echo "nameserver 127.0.0.1" > /etc/resolv.conf.head
 
  echo "nameserver 127.0.0.1" > /etc/resolv.conf.head
Line 33: Line 119:
 
==== dhclient ====
 
==== dhclient ====
  
For dhclient, uncomment in {{ic|/etc/dhclient.conf}}:
+
For {{Pkg|dhclient}}, uncomment in {{ic|/etc/dhclient.conf}}:
  
 
  prepend domain-name-servers 127.0.0.1;
 
  prepend domain-name-servers 127.0.0.1;
  
==== NetworkManager ====
+
=== NetworkManager ===
  
NetworkManager has the ability to start {{ic|dnsmasq}} from it's configuration fileAdd the {{ic|1=dns=dnsmasq}} option to {{ic|NetworkManager.conf}} in the {{ic|[main]}} section and remove dnsmasq from loading at boot:
+
[[NetworkManager]] has a plugin to enable DNS using dnsmasq. The advantages of this setup is that DNS lookups will be cached, shortening resolve times, and DNS lookups of VPN hosts will be routed to the relevant VPN's DNS servers (especially useful if you are connected to more than one VPN).
 +
 
 +
Make sure {{Pkg|dnsmasq}} has been installed, but has been disabledThen, edit {{ic|/etc/NetworkManager/NetworkManager.conf}} and change the {{ic|dns}} in the {{ic|[main]}} section:
  
 
{{hc|/etc/NetworkManager/NetworkManager.conf|<nowiki>
 
{{hc|/etc/NetworkManager/NetworkManager.conf|<nowiki>
 
[main]
 
[main]
plugins=keyfile
+
...
 
dns=dnsmasq
 
dns=dnsmasq
 
</nowiki>}}
 
</nowiki>}}
  
===== Other methods =====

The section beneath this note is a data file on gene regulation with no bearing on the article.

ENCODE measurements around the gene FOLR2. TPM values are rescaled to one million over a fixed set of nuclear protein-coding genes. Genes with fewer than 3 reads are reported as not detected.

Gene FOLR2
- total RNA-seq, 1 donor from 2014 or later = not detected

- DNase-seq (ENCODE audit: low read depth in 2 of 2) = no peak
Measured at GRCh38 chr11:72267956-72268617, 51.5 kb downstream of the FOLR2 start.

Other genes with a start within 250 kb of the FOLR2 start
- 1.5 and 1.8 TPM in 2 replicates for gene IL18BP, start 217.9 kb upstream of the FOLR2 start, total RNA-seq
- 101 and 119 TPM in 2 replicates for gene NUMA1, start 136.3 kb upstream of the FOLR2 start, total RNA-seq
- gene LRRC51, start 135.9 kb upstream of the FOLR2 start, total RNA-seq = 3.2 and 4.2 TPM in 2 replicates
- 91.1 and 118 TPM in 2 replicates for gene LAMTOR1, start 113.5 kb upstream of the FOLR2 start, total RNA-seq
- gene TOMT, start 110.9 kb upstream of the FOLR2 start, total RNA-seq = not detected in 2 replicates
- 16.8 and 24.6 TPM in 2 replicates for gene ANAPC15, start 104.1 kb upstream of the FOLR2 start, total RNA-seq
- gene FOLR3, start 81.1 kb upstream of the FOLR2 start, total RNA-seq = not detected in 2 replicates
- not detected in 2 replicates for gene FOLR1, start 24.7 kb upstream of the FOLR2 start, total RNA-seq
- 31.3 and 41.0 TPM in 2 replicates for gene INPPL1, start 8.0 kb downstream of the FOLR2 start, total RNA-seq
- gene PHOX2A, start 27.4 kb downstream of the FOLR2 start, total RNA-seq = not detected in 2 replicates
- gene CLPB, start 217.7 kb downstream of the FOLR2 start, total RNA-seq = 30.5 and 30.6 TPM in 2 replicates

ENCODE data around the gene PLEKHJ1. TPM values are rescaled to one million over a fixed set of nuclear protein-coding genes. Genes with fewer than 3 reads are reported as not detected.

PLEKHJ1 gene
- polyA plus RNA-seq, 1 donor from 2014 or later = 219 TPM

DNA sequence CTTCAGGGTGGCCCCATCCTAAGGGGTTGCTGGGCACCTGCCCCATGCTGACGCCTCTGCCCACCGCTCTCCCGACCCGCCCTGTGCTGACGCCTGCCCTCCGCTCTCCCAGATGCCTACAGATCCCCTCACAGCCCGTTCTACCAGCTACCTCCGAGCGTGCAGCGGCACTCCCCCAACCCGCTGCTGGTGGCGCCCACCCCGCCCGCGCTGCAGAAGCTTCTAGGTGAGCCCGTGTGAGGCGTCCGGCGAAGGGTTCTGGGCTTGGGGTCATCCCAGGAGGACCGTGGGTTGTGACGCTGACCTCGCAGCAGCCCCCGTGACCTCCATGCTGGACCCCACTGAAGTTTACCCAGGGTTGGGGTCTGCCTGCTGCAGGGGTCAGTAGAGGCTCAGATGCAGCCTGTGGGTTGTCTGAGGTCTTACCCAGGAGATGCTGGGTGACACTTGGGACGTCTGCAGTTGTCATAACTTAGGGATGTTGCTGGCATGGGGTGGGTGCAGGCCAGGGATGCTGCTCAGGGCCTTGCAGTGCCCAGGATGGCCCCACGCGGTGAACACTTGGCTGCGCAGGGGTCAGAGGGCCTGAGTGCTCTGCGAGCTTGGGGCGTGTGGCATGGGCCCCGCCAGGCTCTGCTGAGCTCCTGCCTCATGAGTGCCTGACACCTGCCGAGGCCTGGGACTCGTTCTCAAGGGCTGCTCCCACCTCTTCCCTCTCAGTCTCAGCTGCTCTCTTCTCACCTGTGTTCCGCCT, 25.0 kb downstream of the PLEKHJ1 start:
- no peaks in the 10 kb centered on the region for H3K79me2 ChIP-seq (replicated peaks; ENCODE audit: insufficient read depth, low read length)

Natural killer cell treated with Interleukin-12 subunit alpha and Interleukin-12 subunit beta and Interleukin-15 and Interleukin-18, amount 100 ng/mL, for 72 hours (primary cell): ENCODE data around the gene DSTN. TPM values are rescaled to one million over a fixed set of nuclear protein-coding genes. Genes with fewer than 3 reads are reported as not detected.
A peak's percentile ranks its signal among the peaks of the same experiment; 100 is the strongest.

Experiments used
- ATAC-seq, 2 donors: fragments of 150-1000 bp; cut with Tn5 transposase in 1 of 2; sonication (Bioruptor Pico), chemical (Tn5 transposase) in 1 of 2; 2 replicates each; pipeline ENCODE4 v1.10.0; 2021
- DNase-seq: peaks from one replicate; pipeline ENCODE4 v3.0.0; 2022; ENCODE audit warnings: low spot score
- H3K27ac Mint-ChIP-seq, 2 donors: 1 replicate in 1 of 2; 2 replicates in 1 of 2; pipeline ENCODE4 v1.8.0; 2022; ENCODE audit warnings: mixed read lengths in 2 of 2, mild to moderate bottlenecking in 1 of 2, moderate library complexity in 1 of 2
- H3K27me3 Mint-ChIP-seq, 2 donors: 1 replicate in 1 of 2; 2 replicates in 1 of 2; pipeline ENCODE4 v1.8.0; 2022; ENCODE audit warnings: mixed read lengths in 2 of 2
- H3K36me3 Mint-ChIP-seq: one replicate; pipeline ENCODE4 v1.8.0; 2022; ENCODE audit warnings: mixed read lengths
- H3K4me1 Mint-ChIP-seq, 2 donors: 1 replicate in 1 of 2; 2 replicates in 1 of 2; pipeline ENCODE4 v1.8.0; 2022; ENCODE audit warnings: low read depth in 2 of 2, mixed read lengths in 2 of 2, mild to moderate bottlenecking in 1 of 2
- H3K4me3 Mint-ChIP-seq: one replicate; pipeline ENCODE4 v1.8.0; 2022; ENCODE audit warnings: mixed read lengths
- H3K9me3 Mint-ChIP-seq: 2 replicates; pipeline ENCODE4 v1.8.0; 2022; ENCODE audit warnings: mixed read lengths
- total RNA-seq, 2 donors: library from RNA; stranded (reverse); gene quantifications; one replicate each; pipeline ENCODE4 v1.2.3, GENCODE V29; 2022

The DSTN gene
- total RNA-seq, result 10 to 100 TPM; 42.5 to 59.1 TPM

+
Now restart NetworkManager or reboot. NetworkManager will automatically start dnsmasq and add 127.0.0.1 to {{ic|/etc/resolv.conf}}. The actual DNS servers can be found in {{ic|/run/NetworkManager/resolv.conf}}. You can verify dnsmasq is being used by doing the same DNS lookup twice with {{ic|$ drill example.com}} and verifying the server and query times.
  
If using the dnsmasq daemon, then it is necessary to add the localhost address to {{ic|resolv.conf}} (which NetworkManager will be overriding).
+
==== Custom configuration ====
  
Since the upgrade of [[NetworkManager]] to 0.7, Arch Linux now calls {{Pkg|dhcpcd}} directly instead of the common default with {{Pkg|dhclient}}.  Because of the arguments set with {{Pkg|dhcpcd}}, it no longer sources the {{ic|/etc/resolv.conf.head}}, and {{ic|/etc/resolv.conf.tail}} settings for insertion of name servers.  Several options are available.
+
Custom configurations can be created for ''dnsmasq'' by creating configuration files in {{ic|/etc/NetworkManager/dnsmasq.d/}}. For example, to change the size of the DNS cache (which is stored in RAM):
  
The first option would be to add a script to the NetworkManager dispatcher to prepend localhost to {{ic|resolv.conf}}:
+
{{hc|/etc/NetworkManager/dnsmasq.d/cache.conf|2=
 +
cache-size=1000
 +
}}
  
{{hc|/etc/NetworkManager/dispatcher.d/localhost-prepend|<nowiki>
+
==== IPv6 ====
#!/bin/bash                                     
 
# Prepend localhost to resolv.conf for dnsmasq
 
  
if [[ ! $(grep 127.0.0.1 /etc/resolv.conf) ]]; then
+
Enabling {{ic|dnsmasq}} in NetworkManager may break IPv6-only DNS lookups (i.e. {{ic|drill -6 [hostname]}}) which would otherwise work. In order to resolve this, creating the following file will configure ''dnsmasq'' to also listen to the IPv6 loopback:
  sed -i '1s|^|nameserver 127.0.0.1\n|' /etc/resolv.conf
 
fi</nowiki>}}
 
  
and make it executable:
+